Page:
Christians are able to be fruitful in good works, bringing forth fruit that is pleasing to God, because of our position in Christ. That is what Paul tells the Colossian believers. In Colossians 1:4 he tells them that it is because of "your faith in Christ Jesus and your [resulting] love for all the saints; because of the hope which is laid up for you in heaven, of which you heard before in the Word of the truth of the Gospel, which has come to you, as it has also in all the world, and is bringing forth fruit, as it is also among you since the day you heard and knew the grace of God in truth."
This leads us to a second crucial question: What, then, is the purpose of good works?
Good works are believers' love-offerings to God. Ephesians 5:2 tells us that our walk in Christ, our good works in Christ, are the sweet-smelling aroma of a sacrificial love-offering to God. We find the same thought at the beginning of Romans chapter 12:
I beseech you therefore, brethren, by the mercies of God, that you present your bodies a living sacrifice, holy, acceptable to God, which is your reasonable service. And do not be conformed to this world, but be transformed by the renewing of your mind, that you may prove what is that good and acceptable and perfect will of God.
Good works are our witness to the unsaved. The fruit of which Paul speaks in Colossians is not the saving of souls as such, but rather it is our witness to unsaved souls, which God the Holy Spirit uses as one of the means by which He brings lost souls to faith in Christ.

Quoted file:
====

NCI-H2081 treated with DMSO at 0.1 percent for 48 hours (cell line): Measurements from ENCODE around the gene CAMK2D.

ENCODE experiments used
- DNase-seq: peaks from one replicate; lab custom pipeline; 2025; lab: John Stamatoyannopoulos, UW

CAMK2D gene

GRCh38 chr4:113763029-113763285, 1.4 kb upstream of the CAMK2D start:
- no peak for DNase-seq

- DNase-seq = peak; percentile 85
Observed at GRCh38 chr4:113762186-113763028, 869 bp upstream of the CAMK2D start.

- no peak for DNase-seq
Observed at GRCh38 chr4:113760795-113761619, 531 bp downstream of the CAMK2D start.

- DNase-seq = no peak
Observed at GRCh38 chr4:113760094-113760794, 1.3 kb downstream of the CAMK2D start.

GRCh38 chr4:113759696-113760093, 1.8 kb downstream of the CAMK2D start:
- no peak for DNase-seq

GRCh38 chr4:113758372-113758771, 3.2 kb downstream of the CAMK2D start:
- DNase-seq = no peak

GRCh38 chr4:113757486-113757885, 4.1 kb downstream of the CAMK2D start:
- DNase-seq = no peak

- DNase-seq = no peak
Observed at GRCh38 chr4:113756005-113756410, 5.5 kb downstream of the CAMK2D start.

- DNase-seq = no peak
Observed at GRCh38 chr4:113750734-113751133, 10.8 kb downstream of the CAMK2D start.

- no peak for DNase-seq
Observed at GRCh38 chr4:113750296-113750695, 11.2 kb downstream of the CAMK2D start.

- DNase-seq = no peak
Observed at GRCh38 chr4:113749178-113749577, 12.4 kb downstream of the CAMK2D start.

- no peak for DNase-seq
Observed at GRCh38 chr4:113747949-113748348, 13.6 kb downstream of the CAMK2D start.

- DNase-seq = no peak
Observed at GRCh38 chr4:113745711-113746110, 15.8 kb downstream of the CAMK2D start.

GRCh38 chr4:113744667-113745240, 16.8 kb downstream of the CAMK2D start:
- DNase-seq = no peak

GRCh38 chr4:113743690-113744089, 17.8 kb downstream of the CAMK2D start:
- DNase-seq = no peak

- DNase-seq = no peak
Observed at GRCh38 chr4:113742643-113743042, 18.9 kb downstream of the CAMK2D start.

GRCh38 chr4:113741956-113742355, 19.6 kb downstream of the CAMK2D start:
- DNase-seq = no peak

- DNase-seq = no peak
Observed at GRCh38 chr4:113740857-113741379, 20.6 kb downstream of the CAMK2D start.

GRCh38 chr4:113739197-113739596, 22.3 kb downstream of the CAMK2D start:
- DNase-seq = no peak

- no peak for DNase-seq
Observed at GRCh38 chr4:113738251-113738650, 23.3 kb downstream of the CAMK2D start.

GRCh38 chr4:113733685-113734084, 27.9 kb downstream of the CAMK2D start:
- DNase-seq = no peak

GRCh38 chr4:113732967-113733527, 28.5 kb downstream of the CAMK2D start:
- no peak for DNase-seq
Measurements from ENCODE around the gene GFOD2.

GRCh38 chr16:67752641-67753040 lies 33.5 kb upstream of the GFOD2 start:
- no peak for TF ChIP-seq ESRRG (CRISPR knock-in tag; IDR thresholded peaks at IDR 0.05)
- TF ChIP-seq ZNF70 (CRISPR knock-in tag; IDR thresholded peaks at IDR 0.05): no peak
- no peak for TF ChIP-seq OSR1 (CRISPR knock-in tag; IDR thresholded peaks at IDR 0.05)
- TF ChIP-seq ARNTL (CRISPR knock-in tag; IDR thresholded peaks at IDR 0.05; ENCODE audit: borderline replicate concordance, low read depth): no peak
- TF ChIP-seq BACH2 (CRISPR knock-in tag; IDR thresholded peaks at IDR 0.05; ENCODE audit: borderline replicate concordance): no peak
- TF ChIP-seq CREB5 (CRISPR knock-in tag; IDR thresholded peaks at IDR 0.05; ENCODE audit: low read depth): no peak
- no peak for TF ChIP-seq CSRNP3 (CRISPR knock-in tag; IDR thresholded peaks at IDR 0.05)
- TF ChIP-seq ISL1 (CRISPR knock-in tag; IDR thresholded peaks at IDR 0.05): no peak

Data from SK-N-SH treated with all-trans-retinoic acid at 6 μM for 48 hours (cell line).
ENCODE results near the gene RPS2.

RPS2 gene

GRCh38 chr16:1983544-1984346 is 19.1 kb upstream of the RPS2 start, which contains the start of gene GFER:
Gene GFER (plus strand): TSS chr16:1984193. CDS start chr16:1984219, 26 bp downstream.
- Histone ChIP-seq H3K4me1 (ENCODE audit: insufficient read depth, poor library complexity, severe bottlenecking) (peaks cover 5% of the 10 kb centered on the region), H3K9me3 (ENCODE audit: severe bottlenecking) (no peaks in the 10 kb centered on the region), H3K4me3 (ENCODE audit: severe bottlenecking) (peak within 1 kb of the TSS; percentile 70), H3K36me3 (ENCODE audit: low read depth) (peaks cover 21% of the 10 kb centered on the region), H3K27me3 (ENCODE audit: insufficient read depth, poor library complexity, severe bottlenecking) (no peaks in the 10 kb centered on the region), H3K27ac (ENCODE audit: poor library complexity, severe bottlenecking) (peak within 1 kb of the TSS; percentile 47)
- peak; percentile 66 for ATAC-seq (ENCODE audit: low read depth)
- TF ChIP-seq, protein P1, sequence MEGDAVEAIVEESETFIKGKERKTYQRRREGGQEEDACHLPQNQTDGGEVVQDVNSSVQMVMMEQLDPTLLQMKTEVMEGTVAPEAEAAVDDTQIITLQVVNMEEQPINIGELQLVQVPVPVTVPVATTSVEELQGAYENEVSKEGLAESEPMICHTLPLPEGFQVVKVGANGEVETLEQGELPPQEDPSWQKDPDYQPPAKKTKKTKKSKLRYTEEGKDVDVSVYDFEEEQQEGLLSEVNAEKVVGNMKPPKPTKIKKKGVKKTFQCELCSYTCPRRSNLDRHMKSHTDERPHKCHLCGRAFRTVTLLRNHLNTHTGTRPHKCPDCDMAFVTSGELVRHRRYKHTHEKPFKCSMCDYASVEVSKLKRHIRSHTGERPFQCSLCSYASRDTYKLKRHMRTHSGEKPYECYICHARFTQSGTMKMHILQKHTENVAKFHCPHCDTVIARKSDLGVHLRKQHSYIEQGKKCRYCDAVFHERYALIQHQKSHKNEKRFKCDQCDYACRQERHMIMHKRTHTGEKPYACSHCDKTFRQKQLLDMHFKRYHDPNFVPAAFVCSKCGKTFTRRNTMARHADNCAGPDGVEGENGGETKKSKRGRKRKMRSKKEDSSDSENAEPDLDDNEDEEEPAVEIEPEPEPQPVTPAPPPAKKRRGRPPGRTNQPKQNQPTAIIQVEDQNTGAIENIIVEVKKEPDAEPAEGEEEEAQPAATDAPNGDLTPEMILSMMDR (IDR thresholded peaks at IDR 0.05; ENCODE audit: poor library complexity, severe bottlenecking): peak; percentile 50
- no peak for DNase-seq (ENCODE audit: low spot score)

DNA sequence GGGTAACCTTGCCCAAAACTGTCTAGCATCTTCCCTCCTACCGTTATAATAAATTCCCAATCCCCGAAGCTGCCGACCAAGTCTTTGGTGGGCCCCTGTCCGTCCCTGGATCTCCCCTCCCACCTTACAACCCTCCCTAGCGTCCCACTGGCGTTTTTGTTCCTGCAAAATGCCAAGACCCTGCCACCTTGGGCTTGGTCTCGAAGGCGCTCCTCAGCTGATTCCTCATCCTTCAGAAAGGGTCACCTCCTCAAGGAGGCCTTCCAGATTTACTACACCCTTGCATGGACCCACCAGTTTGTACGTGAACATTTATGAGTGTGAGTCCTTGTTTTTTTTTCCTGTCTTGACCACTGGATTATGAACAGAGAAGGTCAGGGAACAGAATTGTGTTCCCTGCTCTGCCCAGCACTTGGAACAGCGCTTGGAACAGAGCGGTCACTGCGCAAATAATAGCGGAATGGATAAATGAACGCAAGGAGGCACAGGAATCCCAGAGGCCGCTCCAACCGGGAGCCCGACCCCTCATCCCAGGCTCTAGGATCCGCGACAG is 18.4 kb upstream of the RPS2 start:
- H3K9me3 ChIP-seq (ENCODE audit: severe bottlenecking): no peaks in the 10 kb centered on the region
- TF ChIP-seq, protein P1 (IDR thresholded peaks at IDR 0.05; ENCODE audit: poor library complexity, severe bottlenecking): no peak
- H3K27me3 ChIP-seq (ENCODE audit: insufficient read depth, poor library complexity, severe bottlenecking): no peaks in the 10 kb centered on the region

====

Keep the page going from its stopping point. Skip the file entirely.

Let your light so shine before men, that they may see your good works, and glorify your Father which is in heaven. (Matthew 5:16)
Beloved, I beg you as sojourners and pilgrims, abstain from fleshly lusts which war against the soul, having your conduct honorable among the Gentiles [that is, among the unsaved], that when they speak against you as evildoers, they may, by your good works which they observe, glorify God in the day of visitation [that is, when God brings any of them to faith in Christ because of your witness] (1 Peter 2:11-12).
Good works are our edifying example to our fellow believers:
In all things showing yourself to be a pattern of good works; in doctrine showing integrity, reverence, incorruptibility (Titus 2:7)
Good works are the means by which we minister to the needs of our fellow believers.
And let our people also learn to maintain good works, to meet urgent needs, that they may not be unfruitful (Titus 3:14).